We were on holiday, the sunshine was effecting my decision making. Oo, yes, a full body please, where do I sign? It had all the ingredients for a perfect hour. The Thai beach, Thai masseuse, Thai sunshine dancing through the leaves of the Thai trees. Thai flies hovering around the sticky, warm Thai massage oil… just heaven.

I closed my eyes and waited to be transported to a fluffy cloud of relaxation. A damp flannel was placed over my eyes. I listened to the gentle, rhythmic sound of the ocean, the waves crashing onto the beach just yards away. I breathed in, I breathed out.

Hit me! Hit me relaxation, I’m ready for you!

She began. She was gentle. Too gentle. She was tickling me. I tensed up. My knuckles went white, my muscles were taught. Stop tickling me, woman, for the love of god! (This was, of course, an internal monologue. I wasn’t about to break the British code of conduct – stay silent at all times, keep all grievances internal and mumble a pathetic and insincere thank you at the end).

Full body massage? It was like she’d spied the only parts of my body I did not want massaged and homed in on them. My knees, my elbows, my feet, my thighs. Thighs? As if knees weren’t bad enough, who can stand having their thighs prodded? Not I.

The flies were so insistent that, to presumably help me float off to a world of calm, she lowered the flannel currently only covering my eyes, so it covered my whole face.

So I couldn't breathe. I wondered at what point of this excruciatingly ticklish massage I was going to break my Britishness and ask her to stop wobbling my knobblies, and that, if it's not too much bother, would she mind if I had some oxygen. Perhaps just before I lost consciousness I might have dramatically peeled back the damp flannel and gasped, if not ‘get the hell off me,’ then at least ‘tell my mum I loved her.’ Then I could flop back down, apparently dead, and finally relaxed. Death by knee massage. It would certainly be a different way to go.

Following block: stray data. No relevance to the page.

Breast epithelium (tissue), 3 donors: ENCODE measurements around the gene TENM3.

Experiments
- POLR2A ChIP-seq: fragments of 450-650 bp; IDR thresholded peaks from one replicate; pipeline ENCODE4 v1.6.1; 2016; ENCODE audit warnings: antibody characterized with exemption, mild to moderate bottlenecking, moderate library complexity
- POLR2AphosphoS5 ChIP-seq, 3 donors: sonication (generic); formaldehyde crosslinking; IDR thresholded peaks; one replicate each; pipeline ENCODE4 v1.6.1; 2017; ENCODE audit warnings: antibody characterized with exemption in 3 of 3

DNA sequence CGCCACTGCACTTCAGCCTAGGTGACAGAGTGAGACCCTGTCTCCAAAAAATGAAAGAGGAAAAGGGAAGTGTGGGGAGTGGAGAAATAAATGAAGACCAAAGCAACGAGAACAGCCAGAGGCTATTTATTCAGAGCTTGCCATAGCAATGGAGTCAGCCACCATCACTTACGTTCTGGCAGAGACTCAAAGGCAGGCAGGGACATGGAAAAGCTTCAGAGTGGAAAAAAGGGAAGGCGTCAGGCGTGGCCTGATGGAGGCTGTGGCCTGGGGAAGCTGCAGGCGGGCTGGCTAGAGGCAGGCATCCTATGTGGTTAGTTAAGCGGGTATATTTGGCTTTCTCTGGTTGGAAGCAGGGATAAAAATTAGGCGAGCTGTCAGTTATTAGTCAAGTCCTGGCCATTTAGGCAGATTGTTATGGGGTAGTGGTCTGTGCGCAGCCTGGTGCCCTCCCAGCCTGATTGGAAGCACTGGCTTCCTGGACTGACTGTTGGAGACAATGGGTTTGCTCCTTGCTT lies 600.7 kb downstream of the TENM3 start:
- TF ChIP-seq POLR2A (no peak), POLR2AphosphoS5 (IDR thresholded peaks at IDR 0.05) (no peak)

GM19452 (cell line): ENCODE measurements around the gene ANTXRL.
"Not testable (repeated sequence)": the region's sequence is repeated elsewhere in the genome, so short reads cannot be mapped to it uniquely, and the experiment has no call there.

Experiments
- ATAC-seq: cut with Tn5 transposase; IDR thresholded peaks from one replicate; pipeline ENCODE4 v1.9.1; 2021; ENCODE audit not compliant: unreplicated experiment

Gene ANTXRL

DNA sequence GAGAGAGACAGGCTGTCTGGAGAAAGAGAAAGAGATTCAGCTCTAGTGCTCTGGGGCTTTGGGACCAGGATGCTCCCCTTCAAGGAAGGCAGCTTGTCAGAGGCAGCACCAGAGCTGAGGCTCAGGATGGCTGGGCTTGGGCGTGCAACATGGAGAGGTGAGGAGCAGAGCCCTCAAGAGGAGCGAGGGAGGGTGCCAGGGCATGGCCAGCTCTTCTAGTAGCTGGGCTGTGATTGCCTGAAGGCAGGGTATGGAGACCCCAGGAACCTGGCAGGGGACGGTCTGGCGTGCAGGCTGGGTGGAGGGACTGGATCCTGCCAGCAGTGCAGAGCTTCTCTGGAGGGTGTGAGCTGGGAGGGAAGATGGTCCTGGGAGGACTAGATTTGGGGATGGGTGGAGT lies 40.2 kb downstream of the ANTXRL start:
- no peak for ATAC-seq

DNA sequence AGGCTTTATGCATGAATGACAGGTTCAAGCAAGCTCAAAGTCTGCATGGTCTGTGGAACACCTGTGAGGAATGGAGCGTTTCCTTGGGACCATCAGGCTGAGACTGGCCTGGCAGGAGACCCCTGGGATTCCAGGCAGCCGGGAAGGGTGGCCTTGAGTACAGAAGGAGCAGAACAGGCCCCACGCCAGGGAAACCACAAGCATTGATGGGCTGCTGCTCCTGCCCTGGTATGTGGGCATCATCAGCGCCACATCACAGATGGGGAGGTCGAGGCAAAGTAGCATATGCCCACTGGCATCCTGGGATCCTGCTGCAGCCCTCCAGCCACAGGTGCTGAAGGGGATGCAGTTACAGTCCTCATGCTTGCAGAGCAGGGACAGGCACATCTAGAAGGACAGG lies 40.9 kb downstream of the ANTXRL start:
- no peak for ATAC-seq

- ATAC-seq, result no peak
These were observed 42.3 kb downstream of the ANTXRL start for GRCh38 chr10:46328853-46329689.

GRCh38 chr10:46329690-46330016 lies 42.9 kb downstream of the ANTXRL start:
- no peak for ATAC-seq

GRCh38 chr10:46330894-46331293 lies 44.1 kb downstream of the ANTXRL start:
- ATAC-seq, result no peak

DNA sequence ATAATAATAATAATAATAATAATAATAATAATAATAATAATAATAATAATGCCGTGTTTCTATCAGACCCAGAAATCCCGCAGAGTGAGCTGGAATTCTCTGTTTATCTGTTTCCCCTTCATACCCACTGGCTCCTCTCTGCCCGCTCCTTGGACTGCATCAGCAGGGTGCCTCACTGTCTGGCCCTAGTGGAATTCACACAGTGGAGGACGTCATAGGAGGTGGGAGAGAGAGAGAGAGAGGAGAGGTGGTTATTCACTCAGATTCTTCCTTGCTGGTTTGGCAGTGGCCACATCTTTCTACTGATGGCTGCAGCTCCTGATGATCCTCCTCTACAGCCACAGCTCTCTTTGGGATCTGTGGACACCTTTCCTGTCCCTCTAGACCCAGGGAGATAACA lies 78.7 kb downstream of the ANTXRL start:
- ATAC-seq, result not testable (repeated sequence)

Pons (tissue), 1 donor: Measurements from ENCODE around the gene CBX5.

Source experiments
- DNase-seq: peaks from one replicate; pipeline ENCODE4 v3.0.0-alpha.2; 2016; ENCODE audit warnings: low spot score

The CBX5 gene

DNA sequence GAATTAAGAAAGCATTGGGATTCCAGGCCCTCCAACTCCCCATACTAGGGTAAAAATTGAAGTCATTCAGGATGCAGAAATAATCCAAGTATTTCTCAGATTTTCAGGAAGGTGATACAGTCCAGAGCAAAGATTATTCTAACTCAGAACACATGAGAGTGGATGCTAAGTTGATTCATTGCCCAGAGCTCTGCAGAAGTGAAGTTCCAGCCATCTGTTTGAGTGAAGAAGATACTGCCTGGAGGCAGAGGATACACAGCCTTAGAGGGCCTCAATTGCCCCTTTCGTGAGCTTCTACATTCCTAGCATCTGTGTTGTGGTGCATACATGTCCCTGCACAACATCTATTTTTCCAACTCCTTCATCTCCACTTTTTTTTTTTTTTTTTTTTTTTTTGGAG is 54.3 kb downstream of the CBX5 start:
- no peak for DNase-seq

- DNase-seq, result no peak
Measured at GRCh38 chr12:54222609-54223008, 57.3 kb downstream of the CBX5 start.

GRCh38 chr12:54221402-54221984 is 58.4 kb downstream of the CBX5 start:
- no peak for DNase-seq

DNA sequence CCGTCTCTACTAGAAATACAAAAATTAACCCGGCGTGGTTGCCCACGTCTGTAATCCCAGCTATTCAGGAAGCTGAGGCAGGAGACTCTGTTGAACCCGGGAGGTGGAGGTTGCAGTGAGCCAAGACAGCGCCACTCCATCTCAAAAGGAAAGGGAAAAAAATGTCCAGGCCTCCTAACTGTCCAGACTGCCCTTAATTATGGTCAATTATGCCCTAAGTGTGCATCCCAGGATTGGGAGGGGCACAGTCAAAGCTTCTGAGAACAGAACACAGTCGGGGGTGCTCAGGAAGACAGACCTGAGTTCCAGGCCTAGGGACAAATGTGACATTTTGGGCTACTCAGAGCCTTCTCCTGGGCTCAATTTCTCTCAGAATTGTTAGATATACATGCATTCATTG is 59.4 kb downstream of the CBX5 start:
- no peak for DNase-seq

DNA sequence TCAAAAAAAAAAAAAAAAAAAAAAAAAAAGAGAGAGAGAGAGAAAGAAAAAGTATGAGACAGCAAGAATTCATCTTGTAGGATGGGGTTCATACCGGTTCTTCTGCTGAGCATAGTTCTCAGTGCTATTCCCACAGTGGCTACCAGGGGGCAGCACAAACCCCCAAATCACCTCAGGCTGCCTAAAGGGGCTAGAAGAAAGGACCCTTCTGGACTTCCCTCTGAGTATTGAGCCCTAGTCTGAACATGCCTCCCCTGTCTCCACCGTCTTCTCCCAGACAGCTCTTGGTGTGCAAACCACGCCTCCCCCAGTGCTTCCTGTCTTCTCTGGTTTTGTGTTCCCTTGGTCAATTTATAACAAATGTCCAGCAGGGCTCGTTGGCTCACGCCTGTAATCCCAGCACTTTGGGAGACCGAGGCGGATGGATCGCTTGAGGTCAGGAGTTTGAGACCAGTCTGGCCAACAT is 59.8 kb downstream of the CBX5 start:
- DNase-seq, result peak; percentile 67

Concentrate. Stop thinking about dying. This was supposed to be relaxing. Breathe, Kim, breathe. I realised I hadn't for a while. But then, at last, she moves onto my back. My back, I could enjoy. The flannel fell off my face as I turned over and I took a much needed breathe. I made it a long one.

My back massage lasted ten seconds. Then the torture restarted.

My eyebrows! I’m not lying to you, she massaged my eyebrows. Is that really necessary? I was not aware that my eyebrows were tense (although, at that moment, every single inch of me was tense, longing for my hour to be up so I could have my body back).

Please, God, let it be over.

God, you are a bastard. The eyebrows were not the end.

The eyeballs, people, she moved on to the eyeballs.

Horrible for most people, but for a contact lens wearer like myself, it was hell on a Thai beach. Hell. I squirmed, it was all I could do. She laughed and carried on. The wench.

I don’t like massages anymore. I’ve realised although some parts of it might be enjoyable enough, I never know when the next knee rub or elbow prod is going to happen, so I spend the entire hour in a constant state of pent up fear, my muscles taught, my teeth gritted. And I’m the mug paying for this experience.

The hour finally comes to an end and my sister and father sit up beside me, breathing deep, satisfied breaths and saying ‘oooh’ and ‘ahh’ a lot. I had better join in.

‘Yes, amazing, mmmm, great,’ I agreed. Are they just being polite like me? ‘The best massage I’ve ever had,’ Tammi said, smiling kindly at her masseuse. Alright, Tammi, don’t over do it. They’ll get ideas. ‘Thank you,’ I mumbled, pulling on Tammi’s elbow, trying to leave.

Too late. She’s only gone and suggested we come back same time tomorrow.

‘Yes please, I’d love to!’ I said out loud, while the little man in the control panel inside my head puts his little head in his little hands and sighs wearily.

‘Kim you idiot,' he sighed. 'Who's in charge here? Just. Say. No! Thanks to your quick tongue, you're paying for another hour of your life to be stolen by a gentle, ticklish, eyeball prodder. That's it, I quit.' And with that, the little man in the control panel inside my head hops off his little stool and, grabbing his little hat from the little hat rack he keeps beside my frontal lobe, he stormed out.

Oh, holidays, they’re just so much bloody fun aren’t they?